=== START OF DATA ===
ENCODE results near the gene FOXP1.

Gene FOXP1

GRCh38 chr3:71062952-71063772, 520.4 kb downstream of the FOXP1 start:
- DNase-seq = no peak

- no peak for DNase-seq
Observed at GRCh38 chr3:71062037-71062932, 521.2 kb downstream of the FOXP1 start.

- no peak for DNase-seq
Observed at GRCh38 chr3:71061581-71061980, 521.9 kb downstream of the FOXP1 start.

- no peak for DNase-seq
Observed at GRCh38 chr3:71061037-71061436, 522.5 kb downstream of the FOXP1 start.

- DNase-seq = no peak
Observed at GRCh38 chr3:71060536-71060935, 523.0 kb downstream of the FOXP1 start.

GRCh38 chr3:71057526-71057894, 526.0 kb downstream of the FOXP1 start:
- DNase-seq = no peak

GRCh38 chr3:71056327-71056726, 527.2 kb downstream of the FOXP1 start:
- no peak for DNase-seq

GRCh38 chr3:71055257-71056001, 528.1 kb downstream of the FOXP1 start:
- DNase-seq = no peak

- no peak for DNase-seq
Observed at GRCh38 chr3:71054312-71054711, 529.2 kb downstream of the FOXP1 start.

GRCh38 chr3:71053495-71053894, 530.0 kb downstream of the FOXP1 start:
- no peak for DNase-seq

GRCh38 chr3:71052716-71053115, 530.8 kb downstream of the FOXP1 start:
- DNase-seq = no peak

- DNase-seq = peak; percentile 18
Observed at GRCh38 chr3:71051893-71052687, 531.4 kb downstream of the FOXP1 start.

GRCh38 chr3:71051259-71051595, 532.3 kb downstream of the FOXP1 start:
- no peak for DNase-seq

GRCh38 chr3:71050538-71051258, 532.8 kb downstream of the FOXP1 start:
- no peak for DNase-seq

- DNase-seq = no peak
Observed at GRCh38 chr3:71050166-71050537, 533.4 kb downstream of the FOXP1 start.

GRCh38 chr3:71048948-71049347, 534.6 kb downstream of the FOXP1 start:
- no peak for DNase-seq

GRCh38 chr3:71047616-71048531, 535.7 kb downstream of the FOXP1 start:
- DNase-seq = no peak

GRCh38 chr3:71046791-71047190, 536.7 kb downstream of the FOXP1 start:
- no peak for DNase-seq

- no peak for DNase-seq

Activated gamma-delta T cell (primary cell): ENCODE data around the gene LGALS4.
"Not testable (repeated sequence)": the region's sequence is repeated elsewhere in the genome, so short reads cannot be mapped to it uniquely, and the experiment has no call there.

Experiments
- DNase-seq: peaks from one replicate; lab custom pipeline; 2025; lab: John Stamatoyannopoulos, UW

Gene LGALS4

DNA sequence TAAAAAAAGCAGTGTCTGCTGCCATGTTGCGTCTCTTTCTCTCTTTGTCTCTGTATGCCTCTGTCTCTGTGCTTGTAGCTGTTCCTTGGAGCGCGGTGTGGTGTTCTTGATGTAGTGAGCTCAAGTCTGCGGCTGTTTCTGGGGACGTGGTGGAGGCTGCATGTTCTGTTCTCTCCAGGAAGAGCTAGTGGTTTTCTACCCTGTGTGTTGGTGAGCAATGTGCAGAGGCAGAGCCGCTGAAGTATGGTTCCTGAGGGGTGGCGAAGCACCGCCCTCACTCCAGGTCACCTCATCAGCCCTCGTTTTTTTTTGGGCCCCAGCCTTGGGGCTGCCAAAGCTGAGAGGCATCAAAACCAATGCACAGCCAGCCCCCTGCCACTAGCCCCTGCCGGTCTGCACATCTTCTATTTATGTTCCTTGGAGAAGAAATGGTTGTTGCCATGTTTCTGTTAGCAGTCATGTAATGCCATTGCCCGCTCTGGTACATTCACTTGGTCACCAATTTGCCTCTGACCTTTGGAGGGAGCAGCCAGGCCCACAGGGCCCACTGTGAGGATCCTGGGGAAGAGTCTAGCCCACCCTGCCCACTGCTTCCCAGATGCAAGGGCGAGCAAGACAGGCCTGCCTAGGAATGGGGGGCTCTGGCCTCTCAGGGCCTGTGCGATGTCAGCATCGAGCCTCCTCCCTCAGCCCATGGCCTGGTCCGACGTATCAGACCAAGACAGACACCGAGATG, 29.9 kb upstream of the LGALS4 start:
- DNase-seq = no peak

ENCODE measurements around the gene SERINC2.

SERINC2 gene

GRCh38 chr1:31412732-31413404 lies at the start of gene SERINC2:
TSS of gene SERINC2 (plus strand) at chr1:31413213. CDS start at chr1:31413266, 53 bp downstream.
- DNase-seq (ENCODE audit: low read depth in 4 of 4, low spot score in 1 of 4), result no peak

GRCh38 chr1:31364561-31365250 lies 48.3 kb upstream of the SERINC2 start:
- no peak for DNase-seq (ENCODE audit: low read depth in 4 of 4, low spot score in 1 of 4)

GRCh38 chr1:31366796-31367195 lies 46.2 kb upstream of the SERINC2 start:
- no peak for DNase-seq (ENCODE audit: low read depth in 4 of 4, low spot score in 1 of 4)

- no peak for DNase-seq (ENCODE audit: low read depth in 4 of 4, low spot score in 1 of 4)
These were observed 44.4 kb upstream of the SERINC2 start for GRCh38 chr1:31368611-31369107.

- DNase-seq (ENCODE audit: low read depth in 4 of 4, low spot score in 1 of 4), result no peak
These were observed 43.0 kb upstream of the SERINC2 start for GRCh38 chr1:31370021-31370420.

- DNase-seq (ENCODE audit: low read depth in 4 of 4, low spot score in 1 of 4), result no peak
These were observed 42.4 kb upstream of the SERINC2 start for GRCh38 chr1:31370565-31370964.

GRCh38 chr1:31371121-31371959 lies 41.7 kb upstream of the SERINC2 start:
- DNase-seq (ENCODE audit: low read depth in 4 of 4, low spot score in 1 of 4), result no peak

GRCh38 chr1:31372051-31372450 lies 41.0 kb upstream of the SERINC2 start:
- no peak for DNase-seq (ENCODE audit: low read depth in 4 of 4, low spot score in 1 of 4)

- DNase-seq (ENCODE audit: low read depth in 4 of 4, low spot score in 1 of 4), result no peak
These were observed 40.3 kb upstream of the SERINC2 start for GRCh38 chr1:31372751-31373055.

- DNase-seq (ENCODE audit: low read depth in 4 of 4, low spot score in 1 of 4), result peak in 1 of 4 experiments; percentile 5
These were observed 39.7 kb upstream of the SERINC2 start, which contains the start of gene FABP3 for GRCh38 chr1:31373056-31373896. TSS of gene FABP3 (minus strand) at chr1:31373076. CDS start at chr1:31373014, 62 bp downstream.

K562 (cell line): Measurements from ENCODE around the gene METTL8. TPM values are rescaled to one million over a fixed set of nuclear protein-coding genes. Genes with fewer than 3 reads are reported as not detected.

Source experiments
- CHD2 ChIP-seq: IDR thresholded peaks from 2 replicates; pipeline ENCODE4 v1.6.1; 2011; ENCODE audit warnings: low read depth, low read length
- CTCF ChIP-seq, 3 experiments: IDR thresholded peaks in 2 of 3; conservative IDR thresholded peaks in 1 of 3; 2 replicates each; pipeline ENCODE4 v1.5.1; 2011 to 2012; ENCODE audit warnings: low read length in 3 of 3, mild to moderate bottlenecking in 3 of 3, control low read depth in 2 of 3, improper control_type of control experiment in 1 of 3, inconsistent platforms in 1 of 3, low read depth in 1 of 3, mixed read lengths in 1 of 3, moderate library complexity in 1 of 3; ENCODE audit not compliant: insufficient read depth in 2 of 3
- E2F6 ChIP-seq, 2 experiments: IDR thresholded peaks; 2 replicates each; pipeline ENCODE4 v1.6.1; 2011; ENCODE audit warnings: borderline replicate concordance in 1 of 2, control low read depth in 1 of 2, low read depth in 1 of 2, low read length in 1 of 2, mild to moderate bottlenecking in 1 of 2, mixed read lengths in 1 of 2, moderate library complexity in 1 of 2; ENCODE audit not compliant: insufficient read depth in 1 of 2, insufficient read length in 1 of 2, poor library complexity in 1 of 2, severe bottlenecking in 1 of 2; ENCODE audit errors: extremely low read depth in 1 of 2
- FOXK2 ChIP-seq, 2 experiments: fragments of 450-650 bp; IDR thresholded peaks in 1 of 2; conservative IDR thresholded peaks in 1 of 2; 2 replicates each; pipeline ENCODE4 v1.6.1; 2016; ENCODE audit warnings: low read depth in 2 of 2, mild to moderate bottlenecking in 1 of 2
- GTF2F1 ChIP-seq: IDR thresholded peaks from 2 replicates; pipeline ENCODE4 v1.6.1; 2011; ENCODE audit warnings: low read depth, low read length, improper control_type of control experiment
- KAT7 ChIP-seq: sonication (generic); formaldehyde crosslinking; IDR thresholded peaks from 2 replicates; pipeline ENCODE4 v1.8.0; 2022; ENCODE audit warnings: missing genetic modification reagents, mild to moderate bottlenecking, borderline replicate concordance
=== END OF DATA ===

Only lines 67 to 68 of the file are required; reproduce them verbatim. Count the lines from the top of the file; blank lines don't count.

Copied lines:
These were observed 40.3 kb upstream of the SERINC2 start for GRCh38 chr1:31372751-31373055.

- DNase-seq (ENCODE audit: low read depth in 4 of 4, low spot score in 1 of 4), result peak in 1 of 4 experiments; percentile 5